Analyses of follow-up data were performed two ways. First, we replicated the model including baseline data on the subset of children whose mothers had been reinterviewed. The resultant significant variables and odds ratios (OR) were not materially different from the results shown in Table 4, column 1 (data not shown). Next, all significant risk factors from the baseline and follow-up interviews were included, controlling for the mother's age, race, and education. Results are shown in Table 4, column 2. Mothers who were multiparous, not living with the child's grandmother, perceived less personal control, perceived more benefit of medical care for disease, or were less satisfied with their child's health care were more likely to have children who were not up to date. In this model, adequacy of prenatal care, marital status, poverty, continuity of physician, and private source of routine care were no longer significant. Once again, all clinically relevant interactions were tested. The interaction between race and satisfaction with care was significant (data not shown), indicating that only for whites was satisfaction with care a significant risk factor for vaccination receipt. For whites, each point scored lower on the scale of satisfaction with care is associated with a threefold increase in the odds of not being up to date. No significant multicollinearity was identified.
Failure to initiate the vaccination series by age 3 months was highly associated with failure to complete the vaccination series by age 2 years. Of the 312 children whose vaccinations had been initiated by 3 months, 60% were up to date at age 2 years, compared with 30% of those whose vaccinations had not been initiated by age 3 months (P < .0001). Among those who had initiated the series by age 3 months, mothers who were multiparous, living below the poverty line or with missing income data, and who had not received adequate prenatal care were more likely to have children who were not up to date at age 2 years.
Although vaccination coverage of US preschool children has improved over the past 2 years,2 38% to 57% of the children in our sample had not completed the 4:3:1 series by age 2 years. Although our study was contemporaneous with the most recent National Immunization Survey, far fewer of the children in our sample had completed the series than those reported in the National Immunization Survey for the United States in general or in Indiana in particular.2 Socioeconomically disadvantaged urban children continue to be at high risk for undervaccination.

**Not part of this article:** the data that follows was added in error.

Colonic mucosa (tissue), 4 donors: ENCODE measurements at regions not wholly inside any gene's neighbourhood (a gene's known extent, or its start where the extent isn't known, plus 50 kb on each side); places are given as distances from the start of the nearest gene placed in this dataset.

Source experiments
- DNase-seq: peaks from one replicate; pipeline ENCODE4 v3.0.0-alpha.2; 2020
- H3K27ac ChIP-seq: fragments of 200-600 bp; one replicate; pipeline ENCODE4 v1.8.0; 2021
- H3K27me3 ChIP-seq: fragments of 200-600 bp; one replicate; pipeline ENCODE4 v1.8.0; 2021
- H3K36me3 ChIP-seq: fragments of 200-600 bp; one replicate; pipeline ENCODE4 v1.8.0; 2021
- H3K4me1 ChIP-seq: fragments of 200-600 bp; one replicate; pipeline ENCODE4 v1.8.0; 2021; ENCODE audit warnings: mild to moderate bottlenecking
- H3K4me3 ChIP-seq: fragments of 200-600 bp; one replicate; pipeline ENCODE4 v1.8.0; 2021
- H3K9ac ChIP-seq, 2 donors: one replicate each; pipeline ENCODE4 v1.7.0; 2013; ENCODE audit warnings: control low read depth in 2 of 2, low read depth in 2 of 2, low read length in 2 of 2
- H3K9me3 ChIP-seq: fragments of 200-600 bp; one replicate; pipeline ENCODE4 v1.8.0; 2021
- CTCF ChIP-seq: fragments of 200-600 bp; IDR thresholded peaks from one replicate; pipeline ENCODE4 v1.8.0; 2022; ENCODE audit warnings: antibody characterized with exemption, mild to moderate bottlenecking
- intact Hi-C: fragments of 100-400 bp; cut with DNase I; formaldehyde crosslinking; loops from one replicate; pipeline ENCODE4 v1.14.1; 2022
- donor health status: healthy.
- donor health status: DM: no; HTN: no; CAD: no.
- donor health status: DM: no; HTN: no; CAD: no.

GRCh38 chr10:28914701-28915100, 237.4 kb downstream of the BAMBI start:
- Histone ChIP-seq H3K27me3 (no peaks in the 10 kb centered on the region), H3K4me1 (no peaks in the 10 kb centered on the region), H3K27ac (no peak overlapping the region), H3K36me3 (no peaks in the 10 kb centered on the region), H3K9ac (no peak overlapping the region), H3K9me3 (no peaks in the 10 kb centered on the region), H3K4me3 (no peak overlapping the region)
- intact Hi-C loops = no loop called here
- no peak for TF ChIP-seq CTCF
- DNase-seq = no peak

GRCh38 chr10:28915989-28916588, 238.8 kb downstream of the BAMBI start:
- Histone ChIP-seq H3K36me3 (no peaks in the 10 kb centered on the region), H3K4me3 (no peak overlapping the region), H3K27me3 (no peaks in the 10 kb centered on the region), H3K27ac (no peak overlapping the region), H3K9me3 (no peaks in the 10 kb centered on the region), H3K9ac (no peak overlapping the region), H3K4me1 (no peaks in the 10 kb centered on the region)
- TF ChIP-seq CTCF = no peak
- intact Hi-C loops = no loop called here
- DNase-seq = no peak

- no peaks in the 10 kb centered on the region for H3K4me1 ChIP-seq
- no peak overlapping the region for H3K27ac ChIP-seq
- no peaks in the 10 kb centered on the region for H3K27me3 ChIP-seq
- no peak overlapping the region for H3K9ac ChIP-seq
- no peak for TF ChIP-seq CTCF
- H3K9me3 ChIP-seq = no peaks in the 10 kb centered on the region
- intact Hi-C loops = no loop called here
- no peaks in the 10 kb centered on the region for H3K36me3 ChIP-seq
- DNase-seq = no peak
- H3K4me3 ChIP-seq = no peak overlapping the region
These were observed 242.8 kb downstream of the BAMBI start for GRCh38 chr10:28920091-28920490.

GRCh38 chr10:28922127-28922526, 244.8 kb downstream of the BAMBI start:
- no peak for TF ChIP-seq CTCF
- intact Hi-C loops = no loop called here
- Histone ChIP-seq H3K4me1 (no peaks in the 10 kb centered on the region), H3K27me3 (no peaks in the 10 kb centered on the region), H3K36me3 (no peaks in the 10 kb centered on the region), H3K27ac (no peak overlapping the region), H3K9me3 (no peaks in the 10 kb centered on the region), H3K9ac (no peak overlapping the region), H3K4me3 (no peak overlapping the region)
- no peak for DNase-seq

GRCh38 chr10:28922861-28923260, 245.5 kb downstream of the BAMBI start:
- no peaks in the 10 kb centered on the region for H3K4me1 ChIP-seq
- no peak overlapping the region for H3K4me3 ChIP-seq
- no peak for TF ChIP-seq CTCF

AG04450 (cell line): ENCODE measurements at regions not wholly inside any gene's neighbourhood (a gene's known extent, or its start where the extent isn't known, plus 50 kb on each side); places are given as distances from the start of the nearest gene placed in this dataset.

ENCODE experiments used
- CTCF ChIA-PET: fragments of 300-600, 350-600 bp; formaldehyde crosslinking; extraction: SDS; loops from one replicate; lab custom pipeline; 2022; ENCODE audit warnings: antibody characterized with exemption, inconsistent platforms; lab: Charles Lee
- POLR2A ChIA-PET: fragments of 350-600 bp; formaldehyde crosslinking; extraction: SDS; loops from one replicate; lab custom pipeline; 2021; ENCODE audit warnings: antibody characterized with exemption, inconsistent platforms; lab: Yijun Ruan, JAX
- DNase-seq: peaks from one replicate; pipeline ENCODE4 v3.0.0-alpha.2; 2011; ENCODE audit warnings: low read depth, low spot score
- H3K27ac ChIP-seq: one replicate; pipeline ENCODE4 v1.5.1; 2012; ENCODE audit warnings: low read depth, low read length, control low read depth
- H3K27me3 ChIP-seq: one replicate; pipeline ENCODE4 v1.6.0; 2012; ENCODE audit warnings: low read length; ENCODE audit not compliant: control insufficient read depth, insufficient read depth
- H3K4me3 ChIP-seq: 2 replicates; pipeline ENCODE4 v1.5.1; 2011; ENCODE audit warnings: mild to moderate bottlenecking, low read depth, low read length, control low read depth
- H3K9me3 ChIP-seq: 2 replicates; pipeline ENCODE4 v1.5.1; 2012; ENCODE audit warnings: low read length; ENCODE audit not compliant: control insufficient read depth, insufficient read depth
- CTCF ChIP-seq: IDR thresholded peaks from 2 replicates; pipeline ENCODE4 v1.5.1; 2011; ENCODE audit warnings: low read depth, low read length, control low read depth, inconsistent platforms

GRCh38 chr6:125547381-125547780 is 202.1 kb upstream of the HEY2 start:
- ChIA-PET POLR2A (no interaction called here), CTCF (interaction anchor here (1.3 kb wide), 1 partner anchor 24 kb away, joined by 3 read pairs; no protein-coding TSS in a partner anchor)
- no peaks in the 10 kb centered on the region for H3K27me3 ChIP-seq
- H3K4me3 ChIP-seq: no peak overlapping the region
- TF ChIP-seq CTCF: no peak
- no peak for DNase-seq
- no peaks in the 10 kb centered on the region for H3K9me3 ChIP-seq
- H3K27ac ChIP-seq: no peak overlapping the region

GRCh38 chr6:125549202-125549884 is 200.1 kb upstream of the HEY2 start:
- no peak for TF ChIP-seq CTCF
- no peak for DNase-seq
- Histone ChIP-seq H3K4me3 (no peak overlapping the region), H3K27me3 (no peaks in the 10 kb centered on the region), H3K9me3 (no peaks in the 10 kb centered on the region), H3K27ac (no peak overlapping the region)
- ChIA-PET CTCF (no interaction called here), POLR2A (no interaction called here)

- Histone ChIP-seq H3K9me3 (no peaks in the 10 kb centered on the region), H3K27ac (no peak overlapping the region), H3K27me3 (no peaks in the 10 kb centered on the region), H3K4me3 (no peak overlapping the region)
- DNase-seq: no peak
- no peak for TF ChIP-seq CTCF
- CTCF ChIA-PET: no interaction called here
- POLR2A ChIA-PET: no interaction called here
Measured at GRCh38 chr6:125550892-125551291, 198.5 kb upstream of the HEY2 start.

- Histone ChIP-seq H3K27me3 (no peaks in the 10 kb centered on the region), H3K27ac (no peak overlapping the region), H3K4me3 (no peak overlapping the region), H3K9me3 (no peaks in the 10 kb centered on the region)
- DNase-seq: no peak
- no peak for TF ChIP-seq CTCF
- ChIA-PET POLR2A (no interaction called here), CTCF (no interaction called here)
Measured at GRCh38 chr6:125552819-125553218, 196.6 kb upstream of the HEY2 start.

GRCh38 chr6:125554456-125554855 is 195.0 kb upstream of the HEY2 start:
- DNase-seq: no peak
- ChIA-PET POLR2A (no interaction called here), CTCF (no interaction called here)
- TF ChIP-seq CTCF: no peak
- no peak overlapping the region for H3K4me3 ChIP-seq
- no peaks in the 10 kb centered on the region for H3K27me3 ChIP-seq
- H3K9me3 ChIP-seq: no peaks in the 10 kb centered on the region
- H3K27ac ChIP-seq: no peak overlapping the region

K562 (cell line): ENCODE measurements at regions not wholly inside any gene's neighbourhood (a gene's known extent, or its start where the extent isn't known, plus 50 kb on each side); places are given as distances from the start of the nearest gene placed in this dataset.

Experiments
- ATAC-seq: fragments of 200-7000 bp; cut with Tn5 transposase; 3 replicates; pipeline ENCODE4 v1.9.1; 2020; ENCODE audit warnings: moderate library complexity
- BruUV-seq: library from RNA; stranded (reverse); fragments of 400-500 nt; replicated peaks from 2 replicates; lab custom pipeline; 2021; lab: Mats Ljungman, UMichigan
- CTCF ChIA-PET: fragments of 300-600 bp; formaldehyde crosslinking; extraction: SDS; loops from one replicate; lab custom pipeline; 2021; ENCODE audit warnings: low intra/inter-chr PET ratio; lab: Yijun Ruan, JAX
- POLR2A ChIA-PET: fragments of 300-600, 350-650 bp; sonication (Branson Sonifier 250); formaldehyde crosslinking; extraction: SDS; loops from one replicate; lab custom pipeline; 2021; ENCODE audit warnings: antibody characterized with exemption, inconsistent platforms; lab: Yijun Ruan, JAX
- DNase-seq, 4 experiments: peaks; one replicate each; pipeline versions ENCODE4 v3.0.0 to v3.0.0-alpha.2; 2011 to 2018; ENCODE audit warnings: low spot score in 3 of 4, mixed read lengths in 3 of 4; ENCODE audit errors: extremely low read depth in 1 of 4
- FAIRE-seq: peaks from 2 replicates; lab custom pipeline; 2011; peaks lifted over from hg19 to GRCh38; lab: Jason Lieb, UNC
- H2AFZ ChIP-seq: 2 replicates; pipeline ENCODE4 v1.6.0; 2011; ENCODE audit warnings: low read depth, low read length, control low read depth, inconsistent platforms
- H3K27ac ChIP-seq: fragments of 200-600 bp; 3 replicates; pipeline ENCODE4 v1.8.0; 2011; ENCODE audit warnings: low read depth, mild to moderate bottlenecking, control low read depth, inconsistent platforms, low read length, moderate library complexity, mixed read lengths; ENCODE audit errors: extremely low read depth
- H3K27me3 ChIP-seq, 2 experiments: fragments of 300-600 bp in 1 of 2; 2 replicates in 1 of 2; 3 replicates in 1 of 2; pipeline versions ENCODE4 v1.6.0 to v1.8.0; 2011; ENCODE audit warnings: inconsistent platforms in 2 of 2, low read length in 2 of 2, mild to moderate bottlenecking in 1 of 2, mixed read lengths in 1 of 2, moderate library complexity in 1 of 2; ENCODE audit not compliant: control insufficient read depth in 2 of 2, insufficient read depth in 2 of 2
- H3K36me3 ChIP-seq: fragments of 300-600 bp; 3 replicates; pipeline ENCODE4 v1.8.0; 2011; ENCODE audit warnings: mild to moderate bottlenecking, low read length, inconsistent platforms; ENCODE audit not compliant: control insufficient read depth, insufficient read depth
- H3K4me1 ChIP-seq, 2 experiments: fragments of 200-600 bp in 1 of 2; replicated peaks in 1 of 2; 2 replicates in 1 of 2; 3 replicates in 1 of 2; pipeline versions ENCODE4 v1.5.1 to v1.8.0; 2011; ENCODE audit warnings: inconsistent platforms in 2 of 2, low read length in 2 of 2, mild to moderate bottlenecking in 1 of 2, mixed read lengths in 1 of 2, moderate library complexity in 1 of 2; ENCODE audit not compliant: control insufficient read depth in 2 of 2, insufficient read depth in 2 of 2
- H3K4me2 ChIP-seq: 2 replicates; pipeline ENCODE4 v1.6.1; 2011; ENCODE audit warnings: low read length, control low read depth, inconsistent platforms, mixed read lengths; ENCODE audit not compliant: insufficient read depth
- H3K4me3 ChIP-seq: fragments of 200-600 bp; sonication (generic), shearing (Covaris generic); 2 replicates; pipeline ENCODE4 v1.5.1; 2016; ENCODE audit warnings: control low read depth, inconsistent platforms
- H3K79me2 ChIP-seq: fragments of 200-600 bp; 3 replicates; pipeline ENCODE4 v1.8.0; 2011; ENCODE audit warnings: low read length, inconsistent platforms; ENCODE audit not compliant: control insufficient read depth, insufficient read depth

Risk factors for undervaccination at age 2 years were very similar to those reported previously at ages 3 and 7 months. Consistent independent predictors of undervaccination at 3, 7, and 24 months of age were unmarried status, lack of coresidency with the child's grandmother, and inadequacy of prenatal care. We also identified several other independent predictors of undervaccination status at age 2 years. Mothers who scored lower on perceived control, indicating that they felt less control over their life and were less responsible for life events, were more likely to have their children's vaccinations not up to date. Surprisingly, perceived benefit of medical care to prevent diseases (anemia, measles, mumps, whooping cough, and polio) as measured at follow-up also was related directly to undervaccination at age 2 years.
This last finding contradicts the Health Belief Model.15 It is possible that those mothers who expected to see a benefit to their child's health after vaccination thought that other illnesses that their children had suffered should have been prevented by the vaccination. Therefore, they may then have become disillusioned and less likely to complete the vaccination series. It is also possible that those mothers who completed their child's vaccination series by age 2 years, but whose children had had minor illnesses, indicated less perceived benefit from vaccinations at follow-up. Either possibility suggests misperceptions on the part of mothers about benefits that should be expected from vaccination. Therefore, education about the true benefits of vaccination may lead to increased vaccination compliance.